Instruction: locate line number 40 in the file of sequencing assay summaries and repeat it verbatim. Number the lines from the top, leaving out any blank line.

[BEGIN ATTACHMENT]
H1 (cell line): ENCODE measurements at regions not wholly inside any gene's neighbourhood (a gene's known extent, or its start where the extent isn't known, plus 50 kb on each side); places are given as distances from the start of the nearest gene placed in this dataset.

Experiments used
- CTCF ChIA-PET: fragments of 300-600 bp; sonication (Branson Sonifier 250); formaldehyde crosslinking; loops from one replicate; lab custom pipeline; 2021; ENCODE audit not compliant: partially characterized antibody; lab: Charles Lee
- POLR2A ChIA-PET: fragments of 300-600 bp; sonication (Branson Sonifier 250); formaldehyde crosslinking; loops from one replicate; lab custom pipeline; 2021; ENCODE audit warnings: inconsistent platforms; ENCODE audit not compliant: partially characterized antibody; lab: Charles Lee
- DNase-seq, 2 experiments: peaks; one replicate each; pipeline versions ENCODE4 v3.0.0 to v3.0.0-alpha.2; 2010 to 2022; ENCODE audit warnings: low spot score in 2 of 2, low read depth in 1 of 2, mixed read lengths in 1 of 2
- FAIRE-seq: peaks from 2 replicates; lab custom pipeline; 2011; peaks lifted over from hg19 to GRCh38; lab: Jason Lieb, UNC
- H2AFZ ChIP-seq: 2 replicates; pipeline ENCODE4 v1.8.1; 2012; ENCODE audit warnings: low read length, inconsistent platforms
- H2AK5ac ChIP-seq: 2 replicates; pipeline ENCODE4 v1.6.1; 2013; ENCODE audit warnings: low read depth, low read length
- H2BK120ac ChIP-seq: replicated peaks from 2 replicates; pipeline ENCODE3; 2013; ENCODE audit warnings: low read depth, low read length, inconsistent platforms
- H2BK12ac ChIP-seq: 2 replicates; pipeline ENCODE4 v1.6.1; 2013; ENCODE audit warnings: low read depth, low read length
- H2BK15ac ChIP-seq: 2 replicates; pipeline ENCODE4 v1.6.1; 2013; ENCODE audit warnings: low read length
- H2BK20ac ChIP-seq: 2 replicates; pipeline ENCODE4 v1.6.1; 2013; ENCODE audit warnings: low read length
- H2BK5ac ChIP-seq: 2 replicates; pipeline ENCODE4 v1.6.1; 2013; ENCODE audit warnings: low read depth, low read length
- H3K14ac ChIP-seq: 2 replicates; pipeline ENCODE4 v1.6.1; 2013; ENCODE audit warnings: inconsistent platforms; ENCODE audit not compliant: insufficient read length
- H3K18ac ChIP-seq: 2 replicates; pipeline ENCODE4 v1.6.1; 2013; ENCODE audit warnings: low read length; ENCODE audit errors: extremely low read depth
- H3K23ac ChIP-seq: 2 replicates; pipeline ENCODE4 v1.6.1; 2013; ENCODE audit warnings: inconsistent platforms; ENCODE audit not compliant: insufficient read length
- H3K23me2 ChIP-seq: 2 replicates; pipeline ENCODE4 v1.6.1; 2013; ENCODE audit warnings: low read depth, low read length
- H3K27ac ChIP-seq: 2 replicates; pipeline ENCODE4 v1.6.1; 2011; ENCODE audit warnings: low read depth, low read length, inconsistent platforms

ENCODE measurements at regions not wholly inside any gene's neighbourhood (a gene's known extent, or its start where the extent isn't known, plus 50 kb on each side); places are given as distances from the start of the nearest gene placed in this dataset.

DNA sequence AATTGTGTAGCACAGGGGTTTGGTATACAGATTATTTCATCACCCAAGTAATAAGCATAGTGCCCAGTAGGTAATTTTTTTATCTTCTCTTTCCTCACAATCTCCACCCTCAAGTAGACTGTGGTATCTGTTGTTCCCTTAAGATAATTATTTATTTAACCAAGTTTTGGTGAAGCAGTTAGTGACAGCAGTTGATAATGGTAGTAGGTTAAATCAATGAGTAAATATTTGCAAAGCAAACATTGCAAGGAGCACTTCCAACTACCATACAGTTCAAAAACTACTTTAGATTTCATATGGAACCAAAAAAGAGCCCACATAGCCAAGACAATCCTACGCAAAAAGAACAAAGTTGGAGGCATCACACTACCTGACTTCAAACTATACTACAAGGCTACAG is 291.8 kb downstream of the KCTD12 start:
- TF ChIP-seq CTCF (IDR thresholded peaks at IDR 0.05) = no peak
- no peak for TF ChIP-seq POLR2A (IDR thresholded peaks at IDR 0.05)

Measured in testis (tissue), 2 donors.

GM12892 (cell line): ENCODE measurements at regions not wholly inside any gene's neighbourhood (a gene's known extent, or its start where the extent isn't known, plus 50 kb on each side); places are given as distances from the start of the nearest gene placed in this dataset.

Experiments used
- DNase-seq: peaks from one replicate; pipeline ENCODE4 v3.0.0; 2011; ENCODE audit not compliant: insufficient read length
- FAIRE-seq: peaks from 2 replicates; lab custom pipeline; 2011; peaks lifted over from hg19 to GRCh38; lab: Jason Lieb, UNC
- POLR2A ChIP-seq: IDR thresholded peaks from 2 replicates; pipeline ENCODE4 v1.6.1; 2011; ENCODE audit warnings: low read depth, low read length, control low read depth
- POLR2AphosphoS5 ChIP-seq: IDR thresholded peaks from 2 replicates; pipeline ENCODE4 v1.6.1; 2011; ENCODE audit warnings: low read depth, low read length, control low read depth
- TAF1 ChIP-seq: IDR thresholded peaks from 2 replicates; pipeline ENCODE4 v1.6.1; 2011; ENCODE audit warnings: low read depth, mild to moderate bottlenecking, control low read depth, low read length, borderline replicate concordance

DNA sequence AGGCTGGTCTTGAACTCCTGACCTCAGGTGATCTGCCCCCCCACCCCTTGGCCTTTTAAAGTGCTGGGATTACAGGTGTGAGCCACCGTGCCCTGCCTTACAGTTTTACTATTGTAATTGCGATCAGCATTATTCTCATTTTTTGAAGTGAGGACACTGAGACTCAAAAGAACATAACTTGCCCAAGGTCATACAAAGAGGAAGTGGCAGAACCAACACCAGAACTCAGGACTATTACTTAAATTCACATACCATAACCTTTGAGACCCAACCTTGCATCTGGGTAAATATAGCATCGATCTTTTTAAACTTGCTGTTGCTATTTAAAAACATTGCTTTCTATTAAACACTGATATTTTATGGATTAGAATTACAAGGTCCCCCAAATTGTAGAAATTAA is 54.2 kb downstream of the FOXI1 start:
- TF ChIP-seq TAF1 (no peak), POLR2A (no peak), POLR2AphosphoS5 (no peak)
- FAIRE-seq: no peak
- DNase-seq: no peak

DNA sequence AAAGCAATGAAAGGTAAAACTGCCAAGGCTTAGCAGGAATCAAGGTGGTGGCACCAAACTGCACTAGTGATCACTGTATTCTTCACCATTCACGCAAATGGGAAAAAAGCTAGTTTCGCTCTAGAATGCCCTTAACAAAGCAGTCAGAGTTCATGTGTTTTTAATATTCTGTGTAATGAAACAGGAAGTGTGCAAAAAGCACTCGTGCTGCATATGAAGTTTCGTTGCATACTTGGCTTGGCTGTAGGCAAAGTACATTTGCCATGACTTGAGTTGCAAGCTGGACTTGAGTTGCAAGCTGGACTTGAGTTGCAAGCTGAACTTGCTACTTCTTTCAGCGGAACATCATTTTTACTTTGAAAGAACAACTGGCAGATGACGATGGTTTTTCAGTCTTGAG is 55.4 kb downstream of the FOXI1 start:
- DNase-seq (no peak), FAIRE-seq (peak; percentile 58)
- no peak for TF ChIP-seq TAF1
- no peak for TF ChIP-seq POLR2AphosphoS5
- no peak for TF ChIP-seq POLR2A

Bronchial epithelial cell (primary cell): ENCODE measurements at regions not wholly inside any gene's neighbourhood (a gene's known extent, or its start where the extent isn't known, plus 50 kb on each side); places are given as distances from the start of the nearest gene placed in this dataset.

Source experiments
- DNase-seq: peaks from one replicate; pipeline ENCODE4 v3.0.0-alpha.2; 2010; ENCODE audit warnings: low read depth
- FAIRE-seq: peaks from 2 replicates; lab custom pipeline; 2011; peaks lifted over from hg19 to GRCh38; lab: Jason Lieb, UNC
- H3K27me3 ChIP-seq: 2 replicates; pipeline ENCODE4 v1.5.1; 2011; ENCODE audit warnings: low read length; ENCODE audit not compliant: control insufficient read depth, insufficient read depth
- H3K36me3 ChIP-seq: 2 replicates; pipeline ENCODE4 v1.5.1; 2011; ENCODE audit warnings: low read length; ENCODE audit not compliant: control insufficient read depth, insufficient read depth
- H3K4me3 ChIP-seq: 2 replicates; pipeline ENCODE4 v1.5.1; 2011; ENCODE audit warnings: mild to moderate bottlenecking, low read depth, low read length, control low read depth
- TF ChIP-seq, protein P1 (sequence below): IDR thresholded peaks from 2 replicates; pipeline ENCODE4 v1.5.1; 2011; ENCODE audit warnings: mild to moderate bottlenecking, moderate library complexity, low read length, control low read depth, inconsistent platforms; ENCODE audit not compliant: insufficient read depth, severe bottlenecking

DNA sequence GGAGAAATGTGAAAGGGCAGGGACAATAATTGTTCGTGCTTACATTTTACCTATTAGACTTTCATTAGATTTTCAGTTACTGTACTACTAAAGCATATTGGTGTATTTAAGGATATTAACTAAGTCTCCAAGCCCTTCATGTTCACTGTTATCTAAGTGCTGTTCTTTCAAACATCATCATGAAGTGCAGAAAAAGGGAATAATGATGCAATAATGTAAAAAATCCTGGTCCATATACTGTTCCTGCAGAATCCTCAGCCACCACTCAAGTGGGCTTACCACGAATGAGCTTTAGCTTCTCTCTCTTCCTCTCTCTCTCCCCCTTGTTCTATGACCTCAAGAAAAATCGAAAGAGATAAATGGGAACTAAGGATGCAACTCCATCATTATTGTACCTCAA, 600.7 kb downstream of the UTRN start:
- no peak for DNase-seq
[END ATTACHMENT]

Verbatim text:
Bronchial epithelial cell (primary cell): ENCODE measurements at regions not wholly inside any gene's neighbourhood (a gene's known extent, or its start where the extent isn't known, plus 50 kb on each side); places are given as distances from the start of the nearest gene placed in this dataset.